Senegal

SEN

Senegal

After achieving independence in 1960, Senegal experienced several years of economic growth, mostly based on agricultural resources and increases in productivity. Senegal has a population of about 12 million people; 58% of the population is rural, but the majority of people living in rural areas are poor. Although 60% of the population works in the agricultural sector, agriculture accounts for only 15% of the total GDP of the country.

The Constitution of 2001 recognizes economic and social rights, including the right to own property for every citizen. The National Domain Law was intended to limit the influence of ethnic and religious hierarchies; it encourages a more productive use of land and the creation of better condition for agricultural exports, while also giving control over land to decentralized government bodies. The Rural Community Law of 1972 established the structure for rural councils, which have the authority to allocate use rights to land and the criteria for the improvement of production-based on local development plans. Despite several other land laws that have been passed, land access and use is primarily regulated by customary law that generally tends to favor elites.

Consequently, land disputes are increasingly common in Senegal. Additionally, open access rules and practices on public land lead to a situation in which everyone is entitled to use land without any consideration of the damages that may result. Mechanisms for dispute resolution include formal and customary procedures as well as alternative systems, such as arbitration boards and municipal councils.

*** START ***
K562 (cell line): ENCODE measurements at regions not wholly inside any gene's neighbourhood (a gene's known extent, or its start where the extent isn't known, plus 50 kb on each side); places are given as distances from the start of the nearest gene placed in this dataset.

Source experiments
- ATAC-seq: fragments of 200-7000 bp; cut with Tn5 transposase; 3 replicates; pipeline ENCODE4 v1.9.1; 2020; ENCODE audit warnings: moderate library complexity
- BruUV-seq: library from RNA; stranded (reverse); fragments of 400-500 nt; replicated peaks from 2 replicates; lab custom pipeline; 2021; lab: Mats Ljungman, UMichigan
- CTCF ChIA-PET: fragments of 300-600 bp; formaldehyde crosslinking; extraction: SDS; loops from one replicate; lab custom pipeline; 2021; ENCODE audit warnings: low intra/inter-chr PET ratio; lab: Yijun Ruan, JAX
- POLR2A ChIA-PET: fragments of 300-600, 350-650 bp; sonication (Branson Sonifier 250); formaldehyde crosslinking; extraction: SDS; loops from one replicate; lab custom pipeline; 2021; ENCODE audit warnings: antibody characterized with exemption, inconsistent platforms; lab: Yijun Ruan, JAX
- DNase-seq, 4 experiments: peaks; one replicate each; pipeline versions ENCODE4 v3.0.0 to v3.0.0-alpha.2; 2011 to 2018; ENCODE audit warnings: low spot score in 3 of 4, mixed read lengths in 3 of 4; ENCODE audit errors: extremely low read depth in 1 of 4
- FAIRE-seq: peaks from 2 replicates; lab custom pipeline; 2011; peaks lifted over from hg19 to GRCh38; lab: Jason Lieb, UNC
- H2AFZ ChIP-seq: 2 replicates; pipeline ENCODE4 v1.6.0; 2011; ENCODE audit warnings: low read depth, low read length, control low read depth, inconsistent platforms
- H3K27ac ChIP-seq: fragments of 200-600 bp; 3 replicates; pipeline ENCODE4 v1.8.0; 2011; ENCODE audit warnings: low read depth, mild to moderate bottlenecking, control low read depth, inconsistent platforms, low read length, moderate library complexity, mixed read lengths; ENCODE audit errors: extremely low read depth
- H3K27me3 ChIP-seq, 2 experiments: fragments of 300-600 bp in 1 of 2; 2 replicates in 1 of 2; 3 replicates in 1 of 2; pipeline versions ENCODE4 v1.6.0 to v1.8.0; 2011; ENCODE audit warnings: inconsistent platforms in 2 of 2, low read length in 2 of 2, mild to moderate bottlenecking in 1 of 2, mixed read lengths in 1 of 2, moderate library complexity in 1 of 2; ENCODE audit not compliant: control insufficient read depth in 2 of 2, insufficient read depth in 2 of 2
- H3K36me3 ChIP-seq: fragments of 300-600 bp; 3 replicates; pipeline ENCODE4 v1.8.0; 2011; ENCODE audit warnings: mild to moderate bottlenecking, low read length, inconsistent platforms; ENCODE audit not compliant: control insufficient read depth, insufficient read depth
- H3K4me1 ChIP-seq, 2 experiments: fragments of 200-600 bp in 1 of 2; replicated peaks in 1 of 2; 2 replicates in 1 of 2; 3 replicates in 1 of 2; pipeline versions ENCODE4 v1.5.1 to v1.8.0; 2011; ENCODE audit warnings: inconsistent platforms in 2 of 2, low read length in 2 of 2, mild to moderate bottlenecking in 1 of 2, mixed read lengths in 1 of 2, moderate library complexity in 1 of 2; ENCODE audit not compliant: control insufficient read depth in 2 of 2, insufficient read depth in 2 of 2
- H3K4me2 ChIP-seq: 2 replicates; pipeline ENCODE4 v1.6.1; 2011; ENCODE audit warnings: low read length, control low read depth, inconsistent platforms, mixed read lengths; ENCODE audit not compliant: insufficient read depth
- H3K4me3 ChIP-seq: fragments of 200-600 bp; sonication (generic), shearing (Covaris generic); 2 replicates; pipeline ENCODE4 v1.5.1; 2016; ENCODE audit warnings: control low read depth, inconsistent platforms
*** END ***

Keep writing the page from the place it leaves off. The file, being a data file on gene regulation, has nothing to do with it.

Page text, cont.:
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Land Governance Assessment Framework (LGAF)

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    Voluntary Guidelines on the Responsible Governance of Tenure

    Legend: National laws adoption of the VGGT principle
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    Note: The Voluntary Guidelines on the Responsible Governance of Tenure of Land, Fisheries, and Forests in the Context of National Food Security (The VGGTs) were endorsed by the Committee on World Food Security in 2012.

    The "VGGT indicators" dataset has been created by Nicholas K. Tagliarino, PhD Candidate at the University of Groningen, with support from Daniel Babare and Myat Noe (LLB Students, University of Groningen). The indicators assess national laws in 50 countries across Asia, Africa, and Latin America against international standards on expropriation, compensation, and resettlement as established by Section 16 of the VGGTs.

    Each indicator relates to a principle established in section 16 of the VGGTs. Hold the mouse against the small "i" button above for a more detailed explanation of the indicator.

    Answering the questions posed by these indicators entails analyzing a broad range of national-level laws, including national constitutions, land acquisition acts, land acts, community land acts, agricultural land acts, land use regulations, and some court decisions.

    Media

    Latest News

    2 February 2017
    Senegal

    By: Nellie Peyton

    Date: 1 February 2017

    Source: Manitoba Co-Operator

    Female-led work is vital to rural communities in Senegal — now women are organizing 
to lead the fight against multinational agribusiness.